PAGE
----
*For more on presidential portraits, check out my new post that aims to predict Trump’s official portrait*
I just happened upon an article about a portrait of Bill Clinton containing a subtle reference to Monica Lewinsky. Apparently, painter Nelson Shanks included a shadow on the left of the painting to indicate someone coming into the office. Or a shadow hanging over him.
Reading more, it turns out he was being pretty explicit. In Shanks’s own words: “It actually literally represents a shadow from a blue dress that I had on a mannequin, that I had there while I was painting it, but not when he was there.”
Now, Bill Clinton seems like a willing model. He was present at the painting’s unveiling at the Smithsonian Castle Building in Washington. So for this to come out is a bit of a kick in the teeth. Shanks should thank his lucky stars that Clinton isn’t Frank Underwood.
It got me thinking about what other works of art are out there containing hidden meanings that seek to undermine their subject or patron. What examples are there of artists being mischievous troublemakers?
Michelangelo was a troublemaker. A supremely talented, deeply subversive troublemaker.
The Sistine Chapel ceiling is one of the most famous works of art in history. It contains hundreds of figures and scenes painted over a period of four years. Some of which gleefully undermine the Church.
Exhibit A: The Creation of Adam.
This looks straightforward enough. God creating Adam. The birth of humanity.
Until you start to think of God and his posse as a brain. The composition of the figures and swirling cape undeniably look like the cross-section of a brain, from the central sulcus down to the pituitary stalk.
This could be interpreted as God providing Adam with the gift of thought and consciousness. More cynically, it could also suggest that God is in the mind of man; a mere mortal construction (image from http://www.freerepublic.com/focus/f-news/1425110/posts).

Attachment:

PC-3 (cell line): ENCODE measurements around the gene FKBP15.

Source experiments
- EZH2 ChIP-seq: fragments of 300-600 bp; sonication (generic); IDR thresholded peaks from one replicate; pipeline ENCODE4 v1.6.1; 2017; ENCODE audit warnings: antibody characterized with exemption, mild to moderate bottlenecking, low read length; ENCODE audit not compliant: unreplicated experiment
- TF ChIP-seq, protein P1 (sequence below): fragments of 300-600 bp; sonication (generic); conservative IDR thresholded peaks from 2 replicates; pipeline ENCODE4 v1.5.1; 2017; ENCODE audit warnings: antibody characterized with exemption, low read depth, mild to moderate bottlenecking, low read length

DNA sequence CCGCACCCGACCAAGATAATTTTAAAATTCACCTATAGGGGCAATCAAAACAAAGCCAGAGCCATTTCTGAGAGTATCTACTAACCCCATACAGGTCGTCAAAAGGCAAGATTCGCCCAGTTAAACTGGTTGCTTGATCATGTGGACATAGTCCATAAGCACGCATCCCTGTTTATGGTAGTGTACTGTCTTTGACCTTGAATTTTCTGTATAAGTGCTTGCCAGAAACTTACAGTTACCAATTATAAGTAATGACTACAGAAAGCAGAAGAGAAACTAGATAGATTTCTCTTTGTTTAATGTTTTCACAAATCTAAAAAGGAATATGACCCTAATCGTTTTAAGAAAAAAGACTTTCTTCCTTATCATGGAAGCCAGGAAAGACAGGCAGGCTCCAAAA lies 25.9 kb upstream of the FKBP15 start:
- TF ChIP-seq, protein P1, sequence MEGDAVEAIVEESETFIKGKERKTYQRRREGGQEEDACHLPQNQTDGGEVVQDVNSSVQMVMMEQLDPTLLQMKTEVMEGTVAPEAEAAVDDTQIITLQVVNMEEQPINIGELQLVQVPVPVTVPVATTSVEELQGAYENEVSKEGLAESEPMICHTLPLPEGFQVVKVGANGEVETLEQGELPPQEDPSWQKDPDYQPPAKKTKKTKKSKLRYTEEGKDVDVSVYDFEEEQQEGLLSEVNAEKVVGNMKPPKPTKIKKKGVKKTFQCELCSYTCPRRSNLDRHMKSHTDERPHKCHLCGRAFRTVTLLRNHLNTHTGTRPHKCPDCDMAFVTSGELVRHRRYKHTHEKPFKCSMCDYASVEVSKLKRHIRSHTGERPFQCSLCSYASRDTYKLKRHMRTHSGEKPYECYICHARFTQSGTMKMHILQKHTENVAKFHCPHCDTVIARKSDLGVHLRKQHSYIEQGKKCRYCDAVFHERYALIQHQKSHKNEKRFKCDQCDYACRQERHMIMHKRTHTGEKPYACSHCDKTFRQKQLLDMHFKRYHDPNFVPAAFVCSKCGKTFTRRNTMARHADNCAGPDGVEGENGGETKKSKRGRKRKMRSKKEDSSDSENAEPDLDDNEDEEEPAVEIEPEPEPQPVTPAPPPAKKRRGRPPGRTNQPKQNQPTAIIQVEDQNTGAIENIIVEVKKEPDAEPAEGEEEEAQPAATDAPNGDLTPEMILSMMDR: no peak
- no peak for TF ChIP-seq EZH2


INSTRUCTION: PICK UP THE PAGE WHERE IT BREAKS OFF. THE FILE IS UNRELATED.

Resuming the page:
It’s not the only hidden brain.
Exhibit B: Separation of Light from Darkness.
Ian Suk, a medical illustrator, and Rafael Tamargo, a neurosurgeon, proposed that Michelangelo also hid anatomical references in the Separation of Light from Darkness, which depicts God as described in the Book of Genesis.
They identified the undersurface of the human brainstem in God’s neck, including anatomically correct shapes for the cerebellum, temporal lobes and optic chiasm beneath.
Once again, a depiction of the supreme power of God conceptually undermined by a hidden reference to human intelligence and mortality.
Source of image: Wikipedia.
To read more, see Scientific American’s ‘A juxtaposition of God and the human brain’.
Exhibit C: Flipping off the Pope
As was common practice during the Renaissance, Michelangelo painted the visage of one of his benefactors into his work: Pope Julius II appeared as the prophet Zechariah.
All kosher thus far. However, looking at the cherub behind him you can see that it’s actually making a rude gesture: the fig. I find the brashness of such a move pretty incredible given my understanding of what a pissed off Pope might do to you in 16th Century Italy.
Furthermore, The Last Judgement segment depicts souls of the damned descending through the mouth of Hell. Michelangelo just so happened to paint the mouth of Hell behind the papal seat, which many understand as a stab at the corruption of the papacy.
Exhibit D: Michelangelo was a gay athiest
Finally, I think one of the most subversive elements of Michelangelo’s Sistine Chapel frescoes actually has nothing to do with the work itself. It’s that Michelangelo is widely believed to have been a gay man with athiest beliefs.
Let’s take a step back here. One of the most important works of art in human history, a work of such exceptional range and depth and seated in the very heart of Catholicism, was created by a GAY ATHIEST. Boom.